The Community Based Renewable Energy Project proved that there is a dynamic synergy between mining land rehabilitation and renewable energy. Renewable energy projects require substantial areas of land and as a result offer unique solutions to traditional rehabilitation challenges.

By way of example, Professor Wayne Truter, a Land Rehabilitation, Rangeland and Forage (Grass and Legume) Specialist affiliated to Grass SA and University of Pretoria, discussed the application of phytoremediation for in situ removal of contaminants from soils.

Professor Truter explained that grass bioenergy production, as an example of phytoremediation, is a cost-effective energy supply, with a high rural economic development potential, is environmentally friendly, and has a positive impact on greenhouse gas production and soil conservation. Because of this, mining land rehabilitation is a catalytic opportunity to integrate energy needs and community development needs.

Melanie Naidoo-Vermaak, Executive of Environmental at Harmony commented: “Harmony fully appreciates that we have a critical role to play in leaving a sustainable mining legacy. As a company we view the mitigation of our carbon footprint as a key priority and in light thereof we are excited to investigate renewable energy and development alternatives which will help us achieve our goals.”

“As such, Harmony maintains that mining and sustainability can co-exist as demonstrated by this initiative. This project concept delivers multiple imperatives through a single initiative: a sustainable rehabilitation strategy, a community development programme and generation of renewable energy to the benefit of Harmony’s operations. More importantly, the project concept facilitates a secondary economic base for local communities that can prevail beyond the presence of the mine.  We remain proudly committed to this project and to the societal benefits that could be ploughed back into our communities through its implementation.”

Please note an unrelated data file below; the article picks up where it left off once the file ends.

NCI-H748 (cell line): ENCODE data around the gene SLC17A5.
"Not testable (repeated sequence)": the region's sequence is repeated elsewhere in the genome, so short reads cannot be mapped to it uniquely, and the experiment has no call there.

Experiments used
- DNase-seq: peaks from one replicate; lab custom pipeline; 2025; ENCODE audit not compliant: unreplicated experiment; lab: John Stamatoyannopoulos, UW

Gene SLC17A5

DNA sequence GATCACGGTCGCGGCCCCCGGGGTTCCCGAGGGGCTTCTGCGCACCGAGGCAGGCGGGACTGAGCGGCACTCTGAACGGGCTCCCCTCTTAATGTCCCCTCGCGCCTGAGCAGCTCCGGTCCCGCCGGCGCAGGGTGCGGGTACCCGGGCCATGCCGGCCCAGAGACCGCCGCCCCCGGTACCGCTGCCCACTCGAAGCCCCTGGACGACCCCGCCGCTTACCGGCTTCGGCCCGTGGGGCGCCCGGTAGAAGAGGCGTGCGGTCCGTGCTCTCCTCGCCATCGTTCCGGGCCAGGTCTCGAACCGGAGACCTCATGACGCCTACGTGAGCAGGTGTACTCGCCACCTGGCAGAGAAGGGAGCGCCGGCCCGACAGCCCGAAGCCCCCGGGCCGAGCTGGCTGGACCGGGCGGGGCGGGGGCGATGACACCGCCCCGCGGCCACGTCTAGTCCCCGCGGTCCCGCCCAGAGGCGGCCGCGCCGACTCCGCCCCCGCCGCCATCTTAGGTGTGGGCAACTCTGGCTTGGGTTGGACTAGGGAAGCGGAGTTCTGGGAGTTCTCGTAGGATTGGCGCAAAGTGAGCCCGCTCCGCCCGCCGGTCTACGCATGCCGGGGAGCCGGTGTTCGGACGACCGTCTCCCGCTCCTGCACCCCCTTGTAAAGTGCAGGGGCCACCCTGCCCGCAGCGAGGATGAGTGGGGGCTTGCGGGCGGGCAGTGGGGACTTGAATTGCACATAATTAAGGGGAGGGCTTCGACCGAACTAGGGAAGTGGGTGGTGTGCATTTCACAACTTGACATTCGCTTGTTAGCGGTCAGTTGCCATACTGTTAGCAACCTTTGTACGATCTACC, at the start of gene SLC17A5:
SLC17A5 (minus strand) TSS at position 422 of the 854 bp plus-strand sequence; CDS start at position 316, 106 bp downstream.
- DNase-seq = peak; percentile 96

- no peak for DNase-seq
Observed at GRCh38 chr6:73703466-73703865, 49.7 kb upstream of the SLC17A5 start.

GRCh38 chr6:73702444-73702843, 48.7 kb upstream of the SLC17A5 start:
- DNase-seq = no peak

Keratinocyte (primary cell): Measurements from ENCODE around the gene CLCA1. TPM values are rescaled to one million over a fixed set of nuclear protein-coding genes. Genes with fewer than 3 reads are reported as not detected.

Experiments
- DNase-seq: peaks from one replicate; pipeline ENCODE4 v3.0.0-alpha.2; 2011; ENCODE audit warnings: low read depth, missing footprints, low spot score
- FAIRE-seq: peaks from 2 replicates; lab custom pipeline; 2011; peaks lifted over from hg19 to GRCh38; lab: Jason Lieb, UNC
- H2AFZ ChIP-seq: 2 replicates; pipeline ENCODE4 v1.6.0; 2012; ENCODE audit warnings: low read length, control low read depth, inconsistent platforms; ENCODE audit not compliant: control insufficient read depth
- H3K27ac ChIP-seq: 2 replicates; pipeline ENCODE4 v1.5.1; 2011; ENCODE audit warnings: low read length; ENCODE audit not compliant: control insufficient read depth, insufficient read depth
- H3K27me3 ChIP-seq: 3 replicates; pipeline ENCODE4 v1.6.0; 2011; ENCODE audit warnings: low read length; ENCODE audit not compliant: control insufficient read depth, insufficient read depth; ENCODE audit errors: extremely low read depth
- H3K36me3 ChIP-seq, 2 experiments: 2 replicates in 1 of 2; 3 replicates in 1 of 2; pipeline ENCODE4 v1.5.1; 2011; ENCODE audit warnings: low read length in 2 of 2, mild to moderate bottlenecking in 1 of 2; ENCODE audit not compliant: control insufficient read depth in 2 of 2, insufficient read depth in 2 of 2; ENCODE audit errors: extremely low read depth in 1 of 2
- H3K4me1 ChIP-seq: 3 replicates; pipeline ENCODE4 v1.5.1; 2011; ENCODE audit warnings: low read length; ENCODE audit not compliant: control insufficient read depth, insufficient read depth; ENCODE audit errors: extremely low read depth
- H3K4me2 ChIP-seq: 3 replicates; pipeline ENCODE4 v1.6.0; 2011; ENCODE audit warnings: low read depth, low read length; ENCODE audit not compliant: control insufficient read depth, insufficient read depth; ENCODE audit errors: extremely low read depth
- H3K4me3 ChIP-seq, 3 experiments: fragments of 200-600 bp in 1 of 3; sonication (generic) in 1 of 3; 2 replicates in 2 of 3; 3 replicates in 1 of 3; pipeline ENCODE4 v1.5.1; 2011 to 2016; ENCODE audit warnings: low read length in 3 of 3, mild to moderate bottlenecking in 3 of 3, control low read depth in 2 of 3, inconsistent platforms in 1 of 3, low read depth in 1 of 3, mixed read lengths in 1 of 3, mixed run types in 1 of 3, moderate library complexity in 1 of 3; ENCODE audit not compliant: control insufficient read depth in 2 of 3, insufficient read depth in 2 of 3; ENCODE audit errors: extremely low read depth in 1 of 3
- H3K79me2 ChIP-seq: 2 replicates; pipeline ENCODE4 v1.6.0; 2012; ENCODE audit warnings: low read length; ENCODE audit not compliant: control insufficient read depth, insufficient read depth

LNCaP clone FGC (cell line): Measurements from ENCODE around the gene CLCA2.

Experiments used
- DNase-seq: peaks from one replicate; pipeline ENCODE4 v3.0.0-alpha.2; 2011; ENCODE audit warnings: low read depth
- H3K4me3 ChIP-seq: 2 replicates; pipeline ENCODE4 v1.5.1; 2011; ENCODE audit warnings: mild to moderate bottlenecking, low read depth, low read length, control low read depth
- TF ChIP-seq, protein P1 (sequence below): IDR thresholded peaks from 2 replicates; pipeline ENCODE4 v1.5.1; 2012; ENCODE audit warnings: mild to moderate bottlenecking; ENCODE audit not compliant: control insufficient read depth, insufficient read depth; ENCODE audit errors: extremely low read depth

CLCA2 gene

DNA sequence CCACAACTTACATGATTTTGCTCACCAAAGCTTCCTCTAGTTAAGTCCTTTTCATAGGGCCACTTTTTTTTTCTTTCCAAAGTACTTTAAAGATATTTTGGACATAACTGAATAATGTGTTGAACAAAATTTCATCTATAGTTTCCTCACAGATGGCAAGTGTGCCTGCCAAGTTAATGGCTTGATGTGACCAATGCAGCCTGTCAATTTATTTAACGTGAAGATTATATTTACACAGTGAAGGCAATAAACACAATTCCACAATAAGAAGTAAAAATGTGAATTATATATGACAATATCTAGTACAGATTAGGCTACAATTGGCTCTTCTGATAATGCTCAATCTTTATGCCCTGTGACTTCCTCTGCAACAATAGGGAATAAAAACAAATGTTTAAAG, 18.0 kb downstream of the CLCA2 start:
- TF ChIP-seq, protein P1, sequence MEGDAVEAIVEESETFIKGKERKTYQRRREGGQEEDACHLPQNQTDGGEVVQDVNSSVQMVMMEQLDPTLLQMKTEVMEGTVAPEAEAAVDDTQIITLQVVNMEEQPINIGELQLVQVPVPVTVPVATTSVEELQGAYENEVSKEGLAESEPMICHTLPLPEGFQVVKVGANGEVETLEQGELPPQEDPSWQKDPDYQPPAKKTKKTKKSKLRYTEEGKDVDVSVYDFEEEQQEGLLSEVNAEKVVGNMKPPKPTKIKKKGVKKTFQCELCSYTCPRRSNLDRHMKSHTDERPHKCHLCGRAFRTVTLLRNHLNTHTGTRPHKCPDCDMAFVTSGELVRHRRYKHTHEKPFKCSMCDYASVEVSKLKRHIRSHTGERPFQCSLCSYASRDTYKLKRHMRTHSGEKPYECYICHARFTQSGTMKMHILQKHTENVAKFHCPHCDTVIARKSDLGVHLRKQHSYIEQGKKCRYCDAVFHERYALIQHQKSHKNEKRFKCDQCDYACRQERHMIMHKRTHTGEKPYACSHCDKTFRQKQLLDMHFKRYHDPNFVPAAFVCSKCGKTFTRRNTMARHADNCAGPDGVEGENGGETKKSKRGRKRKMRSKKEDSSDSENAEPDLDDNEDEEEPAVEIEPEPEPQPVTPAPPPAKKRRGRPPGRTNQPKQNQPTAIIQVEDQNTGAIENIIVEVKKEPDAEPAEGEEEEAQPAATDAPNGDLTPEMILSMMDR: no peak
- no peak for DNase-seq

Mr Louw, further emphasised that there is a unique opportunity to augment an economy based on non-renewable resources with an economy based on renewable resources; which is green energy. “Practical renewable energy projects have the potential to address both community energy needs as well as contribute to alleviating grid pressure.”

“In summary, this practical toolkit will assist rehabilitation practitioners and project developers to optimise synergies between impacted land, the need for energy and local economic development.”

“The long-term objective of the project is to support and facilitate the development of programmes which will build on a 150 year old mining legacy to ensure post mine life sustainability and a greener future.”

Mr Boxer concluded; “The mining industry continues to play a major role in South Africa’s economy and is working towards leaving a positive legacy on which South Africa and its partners can build to achieve the country’s development objectives.”